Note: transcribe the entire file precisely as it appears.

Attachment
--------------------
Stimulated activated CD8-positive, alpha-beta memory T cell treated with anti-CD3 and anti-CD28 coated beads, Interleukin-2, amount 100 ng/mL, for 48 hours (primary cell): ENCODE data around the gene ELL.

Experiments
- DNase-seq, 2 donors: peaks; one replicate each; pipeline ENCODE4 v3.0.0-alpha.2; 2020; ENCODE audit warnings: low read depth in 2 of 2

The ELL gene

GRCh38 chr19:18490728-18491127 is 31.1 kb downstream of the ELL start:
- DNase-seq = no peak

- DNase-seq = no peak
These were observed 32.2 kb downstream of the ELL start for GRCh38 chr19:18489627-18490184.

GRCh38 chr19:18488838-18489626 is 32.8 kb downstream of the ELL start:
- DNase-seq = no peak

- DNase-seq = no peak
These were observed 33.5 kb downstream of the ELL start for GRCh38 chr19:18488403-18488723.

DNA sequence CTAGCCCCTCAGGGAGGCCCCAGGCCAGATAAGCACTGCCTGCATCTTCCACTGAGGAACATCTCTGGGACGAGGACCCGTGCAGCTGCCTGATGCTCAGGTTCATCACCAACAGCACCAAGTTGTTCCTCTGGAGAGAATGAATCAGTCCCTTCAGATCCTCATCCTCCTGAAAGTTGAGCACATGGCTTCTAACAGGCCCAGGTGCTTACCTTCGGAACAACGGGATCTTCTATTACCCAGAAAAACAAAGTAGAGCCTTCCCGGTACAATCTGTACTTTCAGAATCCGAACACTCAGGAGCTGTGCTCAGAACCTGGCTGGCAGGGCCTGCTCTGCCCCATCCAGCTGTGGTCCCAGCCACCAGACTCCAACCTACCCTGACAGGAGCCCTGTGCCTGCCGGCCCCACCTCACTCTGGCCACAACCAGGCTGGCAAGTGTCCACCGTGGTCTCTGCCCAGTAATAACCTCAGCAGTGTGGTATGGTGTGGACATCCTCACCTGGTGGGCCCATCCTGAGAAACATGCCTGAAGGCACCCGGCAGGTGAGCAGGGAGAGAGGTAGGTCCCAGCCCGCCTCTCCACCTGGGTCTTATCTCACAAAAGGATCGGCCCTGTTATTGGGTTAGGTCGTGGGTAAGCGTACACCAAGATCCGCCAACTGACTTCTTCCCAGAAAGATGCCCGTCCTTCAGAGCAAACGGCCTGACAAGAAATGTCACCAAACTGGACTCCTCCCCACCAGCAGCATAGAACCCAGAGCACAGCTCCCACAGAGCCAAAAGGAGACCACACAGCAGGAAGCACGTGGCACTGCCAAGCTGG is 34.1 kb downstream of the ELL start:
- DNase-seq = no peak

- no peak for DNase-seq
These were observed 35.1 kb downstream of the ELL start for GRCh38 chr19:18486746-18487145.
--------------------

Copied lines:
Stimulated activated CD8-positive, alpha-beta memory T cell treated with anti-CD3 and anti-CD28 coated beads, Interleukin-2, amount 100 ng/mL, for 48 hours (primary cell): ENCODE data around the gene ELL.

Experiments
- DNase-seq, 2 donors: peaks; one replicate each; pipeline ENCODE4 v3.0.0-alpha.2; 2020; ENCODE audit warnings: low read depth in 2 of 2

The ELL gene

GRCh38 chr19:18490728-18491127 is 31.1 kb downstream of the ELL start:
- DNase-seq = no peak

- DNase-seq = no peak
These were observed 32.2 kb downstream of the ELL start for GRCh38 chr19:18489627-18490184.

GRCh38 chr19:18488838-18489626 is 32.8 kb downstream of the ELL start:
- DNase-seq = no peak

- DNase-seq = no peak
These were observed 33.5 kb downstream of the ELL start for GRCh38 chr19:18488403-18488723.

DNA sequence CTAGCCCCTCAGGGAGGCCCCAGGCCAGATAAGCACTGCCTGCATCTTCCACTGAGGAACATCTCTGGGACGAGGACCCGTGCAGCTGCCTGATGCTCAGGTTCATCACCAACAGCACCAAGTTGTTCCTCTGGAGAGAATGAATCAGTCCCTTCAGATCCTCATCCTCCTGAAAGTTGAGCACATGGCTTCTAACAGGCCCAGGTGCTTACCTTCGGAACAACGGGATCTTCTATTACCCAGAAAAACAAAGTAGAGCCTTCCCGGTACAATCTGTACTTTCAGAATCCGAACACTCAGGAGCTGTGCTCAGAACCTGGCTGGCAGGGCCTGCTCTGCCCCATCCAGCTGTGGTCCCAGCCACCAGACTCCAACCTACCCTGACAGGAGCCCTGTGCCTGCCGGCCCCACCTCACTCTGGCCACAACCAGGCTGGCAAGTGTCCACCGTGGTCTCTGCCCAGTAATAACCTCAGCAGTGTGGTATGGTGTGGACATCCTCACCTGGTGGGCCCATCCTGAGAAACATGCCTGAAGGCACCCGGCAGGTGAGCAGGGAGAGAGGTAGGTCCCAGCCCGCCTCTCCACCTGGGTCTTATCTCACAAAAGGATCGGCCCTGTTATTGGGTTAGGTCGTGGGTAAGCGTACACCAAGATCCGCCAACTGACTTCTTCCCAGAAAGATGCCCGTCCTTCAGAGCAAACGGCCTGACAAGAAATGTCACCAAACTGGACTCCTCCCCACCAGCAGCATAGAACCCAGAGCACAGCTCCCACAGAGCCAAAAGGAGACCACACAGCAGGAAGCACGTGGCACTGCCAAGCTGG is 34.1 kb downstream of the ELL start:
- DNase-seq = no peak

- no peak for DNase-seq
These were observed 35.1 kb downstream of the ELL start for GRCh38 chr19:18486746-18487145.